Bruce Ralston, MLA for Surrey-Whalley –
“This is great news for people living with addiction in my riding and throughout the Fraser Health region. I’m glad to see that Surrey will receive some of the services that are being rapidly expanded across the province to address the poisoned-drug crisis. These new services will help people get substance-use support close to home where it is urgently needed.”
Keir MacDonald, CEO, Phoenix Society –
“Phoenix Society welcomes the addition of these new specialized substance-use treatment beds in Surrey. We thank the Ministry of Mental Health and Addictions and the Provincial Health Services Authority for committing to 10 new licensed treatment beds at our Quibble Creek facility. It is crucial that treatment programs be expanded amidst the ongoing drug-poisoning crisis that is taking six lives every day in British Columbia. With this investment, we will see increased access to treatment and recovery services right across the province, including those exiting the criminal justice system; a group known to face elevated risks within their first months following release.”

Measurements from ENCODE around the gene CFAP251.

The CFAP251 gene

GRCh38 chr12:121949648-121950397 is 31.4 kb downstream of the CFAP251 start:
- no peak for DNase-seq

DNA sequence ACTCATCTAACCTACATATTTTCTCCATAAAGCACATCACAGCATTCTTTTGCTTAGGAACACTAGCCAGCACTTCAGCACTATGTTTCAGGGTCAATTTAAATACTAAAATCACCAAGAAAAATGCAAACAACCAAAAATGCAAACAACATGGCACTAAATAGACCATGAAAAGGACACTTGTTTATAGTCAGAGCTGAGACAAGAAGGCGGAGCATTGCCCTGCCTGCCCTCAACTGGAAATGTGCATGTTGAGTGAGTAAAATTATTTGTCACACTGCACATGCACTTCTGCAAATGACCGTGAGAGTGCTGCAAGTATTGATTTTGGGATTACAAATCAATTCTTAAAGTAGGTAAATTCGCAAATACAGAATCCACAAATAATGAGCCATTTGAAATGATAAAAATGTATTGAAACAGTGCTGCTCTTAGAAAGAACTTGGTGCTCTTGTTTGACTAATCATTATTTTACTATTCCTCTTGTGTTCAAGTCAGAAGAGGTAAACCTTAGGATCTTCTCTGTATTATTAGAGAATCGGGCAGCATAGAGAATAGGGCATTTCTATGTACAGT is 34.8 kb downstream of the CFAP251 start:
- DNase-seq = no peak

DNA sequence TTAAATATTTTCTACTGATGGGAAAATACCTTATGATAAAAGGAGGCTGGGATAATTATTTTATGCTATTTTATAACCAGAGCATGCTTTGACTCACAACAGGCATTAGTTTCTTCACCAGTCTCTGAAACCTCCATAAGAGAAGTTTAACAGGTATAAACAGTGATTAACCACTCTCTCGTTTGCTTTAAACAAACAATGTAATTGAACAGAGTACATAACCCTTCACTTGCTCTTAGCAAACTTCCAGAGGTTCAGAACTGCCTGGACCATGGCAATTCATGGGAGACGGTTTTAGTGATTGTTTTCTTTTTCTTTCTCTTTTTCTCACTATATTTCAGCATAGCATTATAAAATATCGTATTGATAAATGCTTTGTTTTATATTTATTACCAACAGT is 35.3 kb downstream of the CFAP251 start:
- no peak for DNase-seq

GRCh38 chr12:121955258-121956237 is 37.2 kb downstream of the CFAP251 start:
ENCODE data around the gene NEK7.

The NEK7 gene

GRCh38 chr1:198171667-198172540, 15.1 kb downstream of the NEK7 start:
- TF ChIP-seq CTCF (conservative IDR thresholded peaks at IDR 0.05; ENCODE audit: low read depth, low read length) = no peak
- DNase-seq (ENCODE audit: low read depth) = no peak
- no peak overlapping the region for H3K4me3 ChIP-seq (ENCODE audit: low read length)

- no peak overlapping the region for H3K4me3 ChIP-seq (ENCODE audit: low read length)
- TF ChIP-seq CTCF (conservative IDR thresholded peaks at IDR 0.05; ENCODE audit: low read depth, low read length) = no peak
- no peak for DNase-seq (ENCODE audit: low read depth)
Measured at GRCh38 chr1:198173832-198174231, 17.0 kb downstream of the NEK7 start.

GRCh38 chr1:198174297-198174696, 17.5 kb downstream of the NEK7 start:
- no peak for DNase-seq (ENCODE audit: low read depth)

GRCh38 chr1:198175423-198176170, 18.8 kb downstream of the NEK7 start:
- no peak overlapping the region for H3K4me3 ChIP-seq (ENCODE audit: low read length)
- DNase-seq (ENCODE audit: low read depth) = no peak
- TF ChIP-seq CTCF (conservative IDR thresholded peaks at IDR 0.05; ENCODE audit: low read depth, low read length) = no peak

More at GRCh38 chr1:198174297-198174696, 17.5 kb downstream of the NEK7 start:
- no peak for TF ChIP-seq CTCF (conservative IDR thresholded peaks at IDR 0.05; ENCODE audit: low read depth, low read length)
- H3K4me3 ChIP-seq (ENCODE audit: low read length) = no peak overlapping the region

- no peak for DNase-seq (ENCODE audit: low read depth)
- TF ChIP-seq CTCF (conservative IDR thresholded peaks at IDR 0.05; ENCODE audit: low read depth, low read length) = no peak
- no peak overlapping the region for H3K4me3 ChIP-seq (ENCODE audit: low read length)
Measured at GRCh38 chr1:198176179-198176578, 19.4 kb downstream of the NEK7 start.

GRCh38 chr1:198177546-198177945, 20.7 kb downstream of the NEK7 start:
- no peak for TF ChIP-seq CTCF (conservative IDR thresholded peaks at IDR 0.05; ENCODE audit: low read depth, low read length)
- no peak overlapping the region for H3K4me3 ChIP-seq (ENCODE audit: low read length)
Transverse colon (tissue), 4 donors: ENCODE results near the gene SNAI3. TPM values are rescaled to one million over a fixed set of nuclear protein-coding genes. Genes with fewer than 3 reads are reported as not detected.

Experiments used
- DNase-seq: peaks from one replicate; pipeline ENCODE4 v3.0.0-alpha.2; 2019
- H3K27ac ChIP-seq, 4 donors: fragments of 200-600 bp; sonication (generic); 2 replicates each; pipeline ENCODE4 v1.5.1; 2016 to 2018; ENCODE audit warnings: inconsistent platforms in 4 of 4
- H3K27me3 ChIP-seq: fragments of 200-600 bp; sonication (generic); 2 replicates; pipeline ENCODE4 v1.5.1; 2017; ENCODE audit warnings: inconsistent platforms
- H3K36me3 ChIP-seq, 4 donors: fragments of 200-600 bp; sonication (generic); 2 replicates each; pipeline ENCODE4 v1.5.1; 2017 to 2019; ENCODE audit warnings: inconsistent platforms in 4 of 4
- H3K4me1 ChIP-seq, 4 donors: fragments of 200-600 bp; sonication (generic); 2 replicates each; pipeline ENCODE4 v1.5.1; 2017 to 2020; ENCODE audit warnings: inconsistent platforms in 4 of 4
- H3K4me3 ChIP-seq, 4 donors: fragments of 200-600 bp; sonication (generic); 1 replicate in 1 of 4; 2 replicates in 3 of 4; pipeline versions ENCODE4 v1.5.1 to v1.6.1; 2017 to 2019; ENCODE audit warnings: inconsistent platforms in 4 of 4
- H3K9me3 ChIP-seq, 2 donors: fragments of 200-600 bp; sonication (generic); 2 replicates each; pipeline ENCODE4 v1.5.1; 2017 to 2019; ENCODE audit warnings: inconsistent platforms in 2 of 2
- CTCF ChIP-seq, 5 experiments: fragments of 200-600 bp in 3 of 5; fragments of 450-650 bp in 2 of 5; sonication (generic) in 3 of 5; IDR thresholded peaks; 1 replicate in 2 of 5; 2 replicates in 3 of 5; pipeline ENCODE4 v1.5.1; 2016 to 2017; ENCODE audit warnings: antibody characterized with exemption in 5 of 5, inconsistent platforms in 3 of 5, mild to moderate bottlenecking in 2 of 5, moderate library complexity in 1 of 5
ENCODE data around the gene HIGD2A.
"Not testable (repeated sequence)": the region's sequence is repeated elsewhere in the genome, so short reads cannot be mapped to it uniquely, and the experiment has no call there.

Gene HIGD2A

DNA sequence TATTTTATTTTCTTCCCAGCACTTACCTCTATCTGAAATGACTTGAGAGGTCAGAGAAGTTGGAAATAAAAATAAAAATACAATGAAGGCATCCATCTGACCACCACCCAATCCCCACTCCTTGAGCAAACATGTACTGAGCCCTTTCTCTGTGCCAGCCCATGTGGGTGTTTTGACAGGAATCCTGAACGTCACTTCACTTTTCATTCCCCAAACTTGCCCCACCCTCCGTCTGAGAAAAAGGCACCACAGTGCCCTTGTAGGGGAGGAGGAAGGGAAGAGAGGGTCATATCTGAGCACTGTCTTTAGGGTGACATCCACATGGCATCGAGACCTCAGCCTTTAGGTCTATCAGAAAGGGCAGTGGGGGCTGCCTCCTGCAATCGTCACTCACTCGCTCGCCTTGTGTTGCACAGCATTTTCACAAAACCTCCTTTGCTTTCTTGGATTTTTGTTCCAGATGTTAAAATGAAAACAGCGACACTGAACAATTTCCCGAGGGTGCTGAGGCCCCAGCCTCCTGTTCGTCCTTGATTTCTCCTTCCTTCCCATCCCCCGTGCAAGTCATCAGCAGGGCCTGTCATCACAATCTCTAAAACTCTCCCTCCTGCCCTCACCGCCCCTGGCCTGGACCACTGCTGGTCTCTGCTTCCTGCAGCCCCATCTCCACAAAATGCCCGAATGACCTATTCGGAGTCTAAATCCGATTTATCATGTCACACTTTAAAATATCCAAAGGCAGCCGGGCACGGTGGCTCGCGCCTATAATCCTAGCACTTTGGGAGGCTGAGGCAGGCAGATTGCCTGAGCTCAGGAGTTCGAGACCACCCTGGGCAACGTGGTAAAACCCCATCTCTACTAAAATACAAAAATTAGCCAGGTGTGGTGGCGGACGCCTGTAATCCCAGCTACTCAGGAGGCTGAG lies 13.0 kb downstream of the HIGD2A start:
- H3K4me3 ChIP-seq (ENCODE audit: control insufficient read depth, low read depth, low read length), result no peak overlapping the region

Nelson Mendonca, peer support worker, Phoenix Society –
“Coming out of jail, this program gave me a great opportunity to stabilize my life and find my bearings. I’ve become a better person and blossomed because of the community and connection I found at Phoenix Society. In my experience, being incarcerated makes it challenging to navigate information on resources related to bed-based treatment programs. It’s my goal to help alleviate the stress of individuals looking to enter similar programs after they are incarcerated. These new beds are going to make a huge difference.”
(Mendonca entered Phoenix Society’s Intensive Residential Treatment Program in the summer of 2020. He is now a peer support worker employed by Phoenix Society. He is set to graduate with his social worker diploma from Vancouver Career College in January 2022.)
- The Surrey Memorial Hospital AMCT consults with an average of six to 10 new patients per day, and Royal Columbian Hospital AMCT consults six with new patients per day.
- Research shows that the availability of hospital-based addiction medicine consult teams results in improved rates of abstinence after discharge, improved engagement with primary care and HIV services, and has been associated with decreased homelessness.
Phoenix Drug and Alcohol Recovery and Education Society: http://phoenixsociety.com/
A Pathway to Hope: https://news.gov.bc.ca/files/BCMentalHealthRoadmap_2019.pdf